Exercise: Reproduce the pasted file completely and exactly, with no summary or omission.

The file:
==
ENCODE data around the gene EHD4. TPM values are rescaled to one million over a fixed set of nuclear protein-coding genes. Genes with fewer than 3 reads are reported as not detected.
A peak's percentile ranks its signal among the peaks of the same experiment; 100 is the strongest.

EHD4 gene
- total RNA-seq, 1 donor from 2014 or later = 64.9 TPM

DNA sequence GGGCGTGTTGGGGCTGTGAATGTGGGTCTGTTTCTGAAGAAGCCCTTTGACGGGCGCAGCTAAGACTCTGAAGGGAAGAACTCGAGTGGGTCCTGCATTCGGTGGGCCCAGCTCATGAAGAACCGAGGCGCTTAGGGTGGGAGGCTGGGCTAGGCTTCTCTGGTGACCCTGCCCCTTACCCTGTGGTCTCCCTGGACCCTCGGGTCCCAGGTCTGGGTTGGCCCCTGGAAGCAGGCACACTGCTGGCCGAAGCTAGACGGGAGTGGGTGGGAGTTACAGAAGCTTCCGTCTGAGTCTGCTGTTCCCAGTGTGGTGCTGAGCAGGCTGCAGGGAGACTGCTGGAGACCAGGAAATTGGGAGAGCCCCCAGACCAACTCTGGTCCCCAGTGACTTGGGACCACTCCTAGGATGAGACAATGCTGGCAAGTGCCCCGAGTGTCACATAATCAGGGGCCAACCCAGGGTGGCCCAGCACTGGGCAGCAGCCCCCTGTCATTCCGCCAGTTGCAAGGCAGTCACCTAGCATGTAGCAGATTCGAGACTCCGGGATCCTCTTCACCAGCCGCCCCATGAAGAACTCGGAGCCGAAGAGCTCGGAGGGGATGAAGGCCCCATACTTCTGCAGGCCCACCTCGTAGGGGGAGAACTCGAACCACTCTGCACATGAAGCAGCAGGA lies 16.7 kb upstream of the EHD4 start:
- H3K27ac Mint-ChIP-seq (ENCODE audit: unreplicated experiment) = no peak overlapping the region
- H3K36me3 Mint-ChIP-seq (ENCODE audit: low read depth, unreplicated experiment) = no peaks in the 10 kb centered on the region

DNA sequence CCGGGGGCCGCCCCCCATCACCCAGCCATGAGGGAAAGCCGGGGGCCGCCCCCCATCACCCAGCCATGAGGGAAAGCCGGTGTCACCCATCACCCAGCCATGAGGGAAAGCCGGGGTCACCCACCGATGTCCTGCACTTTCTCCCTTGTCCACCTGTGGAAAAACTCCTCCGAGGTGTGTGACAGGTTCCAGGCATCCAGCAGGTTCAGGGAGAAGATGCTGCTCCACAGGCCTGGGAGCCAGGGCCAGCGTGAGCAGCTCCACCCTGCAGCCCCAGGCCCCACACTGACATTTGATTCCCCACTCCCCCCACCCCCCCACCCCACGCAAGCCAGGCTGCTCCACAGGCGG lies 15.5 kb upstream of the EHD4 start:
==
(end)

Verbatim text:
ENCODE data around the gene EHD4. TPM values are rescaled to one million over a fixed set of nuclear protein-coding genes. Genes with fewer than 3 reads are reported as not detected.
A peak's percentile ranks its signal among the peaks of the same experiment; 100 is the strongest.

EHD4 gene
- total RNA-seq, 1 donor from 2014 or later = 64.9 TPM

DNA sequence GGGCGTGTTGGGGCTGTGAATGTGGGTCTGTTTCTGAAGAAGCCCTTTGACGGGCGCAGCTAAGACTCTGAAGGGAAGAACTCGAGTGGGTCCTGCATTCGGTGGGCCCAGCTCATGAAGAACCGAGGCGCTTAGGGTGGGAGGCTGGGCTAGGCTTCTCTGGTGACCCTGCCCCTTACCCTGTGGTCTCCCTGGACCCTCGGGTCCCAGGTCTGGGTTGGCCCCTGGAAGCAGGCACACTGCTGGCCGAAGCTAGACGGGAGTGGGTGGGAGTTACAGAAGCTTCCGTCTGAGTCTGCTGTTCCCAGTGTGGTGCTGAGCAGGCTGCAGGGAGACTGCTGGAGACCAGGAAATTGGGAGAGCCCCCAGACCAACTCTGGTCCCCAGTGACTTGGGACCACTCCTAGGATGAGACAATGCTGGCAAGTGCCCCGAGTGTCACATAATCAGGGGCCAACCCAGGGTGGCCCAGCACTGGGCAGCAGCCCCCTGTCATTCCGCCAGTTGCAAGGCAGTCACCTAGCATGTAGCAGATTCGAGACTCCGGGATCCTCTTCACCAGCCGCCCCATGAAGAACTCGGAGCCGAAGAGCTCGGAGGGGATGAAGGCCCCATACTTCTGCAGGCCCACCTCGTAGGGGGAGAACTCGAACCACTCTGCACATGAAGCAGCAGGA lies 16.7 kb upstream of the EHD4 start:
- H3K27ac Mint-ChIP-seq (ENCODE audit: unreplicated experiment) = no peak overlapping the region
- H3K36me3 Mint-ChIP-seq (ENCODE audit: low read depth, unreplicated experiment) = no peaks in the 10 kb centered on the region

DNA sequence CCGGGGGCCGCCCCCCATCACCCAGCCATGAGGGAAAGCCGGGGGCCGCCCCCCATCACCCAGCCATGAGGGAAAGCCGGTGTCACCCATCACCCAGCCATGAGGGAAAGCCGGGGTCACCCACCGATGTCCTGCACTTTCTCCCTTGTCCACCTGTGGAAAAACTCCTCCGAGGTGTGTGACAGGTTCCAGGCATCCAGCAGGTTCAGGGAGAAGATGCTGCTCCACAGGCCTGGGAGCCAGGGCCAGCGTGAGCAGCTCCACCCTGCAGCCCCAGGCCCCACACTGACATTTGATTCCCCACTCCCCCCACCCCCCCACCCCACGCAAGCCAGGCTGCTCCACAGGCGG lies 15.5 kb upstream of the EHD4 start: